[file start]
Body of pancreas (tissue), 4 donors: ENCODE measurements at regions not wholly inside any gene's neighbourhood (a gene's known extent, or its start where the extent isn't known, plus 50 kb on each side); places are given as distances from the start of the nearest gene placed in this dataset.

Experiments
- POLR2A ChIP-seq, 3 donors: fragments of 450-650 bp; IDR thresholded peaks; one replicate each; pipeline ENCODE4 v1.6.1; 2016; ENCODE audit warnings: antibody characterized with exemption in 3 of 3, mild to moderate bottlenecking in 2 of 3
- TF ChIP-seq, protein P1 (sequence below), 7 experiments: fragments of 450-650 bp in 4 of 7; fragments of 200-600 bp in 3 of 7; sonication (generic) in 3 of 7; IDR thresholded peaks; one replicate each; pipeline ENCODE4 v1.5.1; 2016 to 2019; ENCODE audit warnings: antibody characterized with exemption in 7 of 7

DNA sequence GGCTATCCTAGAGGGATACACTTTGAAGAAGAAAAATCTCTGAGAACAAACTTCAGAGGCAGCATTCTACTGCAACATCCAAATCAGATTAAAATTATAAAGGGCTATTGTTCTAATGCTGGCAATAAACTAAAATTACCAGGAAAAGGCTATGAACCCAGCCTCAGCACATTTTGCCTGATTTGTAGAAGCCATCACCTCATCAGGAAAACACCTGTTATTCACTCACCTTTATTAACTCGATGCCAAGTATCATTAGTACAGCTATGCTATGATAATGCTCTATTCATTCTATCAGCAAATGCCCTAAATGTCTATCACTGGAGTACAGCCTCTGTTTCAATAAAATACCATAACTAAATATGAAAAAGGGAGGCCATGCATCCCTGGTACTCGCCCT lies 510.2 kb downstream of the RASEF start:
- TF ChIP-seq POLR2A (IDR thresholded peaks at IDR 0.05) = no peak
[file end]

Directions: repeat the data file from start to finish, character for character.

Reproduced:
Body of pancreas (tissue), 4 donors: ENCODE measurements at regions not wholly inside any gene's neighbourhood (a gene's known extent, or its start where the extent isn't known, plus 50 kb on each side); places are given as distances from the start of the nearest gene placed in this dataset.

Experiments
- POLR2A ChIP-seq, 3 donors: fragments of 450-650 bp; IDR thresholded peaks; one replicate each; pipeline ENCODE4 v1.6.1; 2016; ENCODE audit warnings: antibody characterized with exemption in 3 of 3, mild to moderate bottlenecking in 2 of 3
- TF ChIP-seq, protein P1 (sequence below), 7 experiments: fragments of 450-650 bp in 4 of 7; fragments of 200-600 bp in 3 of 7; sonication (generic) in 3 of 7; IDR thresholded peaks; one replicate each; pipeline ENCODE4 v1.5.1; 2016 to 2019; ENCODE audit warnings: antibody characterized with exemption in 7 of 7

DNA sequence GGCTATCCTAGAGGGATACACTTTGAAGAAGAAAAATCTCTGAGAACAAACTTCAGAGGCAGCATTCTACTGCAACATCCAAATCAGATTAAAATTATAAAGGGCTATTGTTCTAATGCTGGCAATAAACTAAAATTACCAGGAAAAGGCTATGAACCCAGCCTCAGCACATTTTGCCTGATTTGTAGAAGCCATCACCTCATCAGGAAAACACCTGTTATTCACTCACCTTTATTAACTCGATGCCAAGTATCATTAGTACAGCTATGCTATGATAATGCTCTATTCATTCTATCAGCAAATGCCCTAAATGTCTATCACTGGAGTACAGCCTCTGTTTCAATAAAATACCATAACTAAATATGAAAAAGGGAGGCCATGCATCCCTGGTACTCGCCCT lies 510.2 kb downstream of the RASEF start:
- TF ChIP-seq POLR2A (IDR thresholded peaks at IDR 0.05) = no peak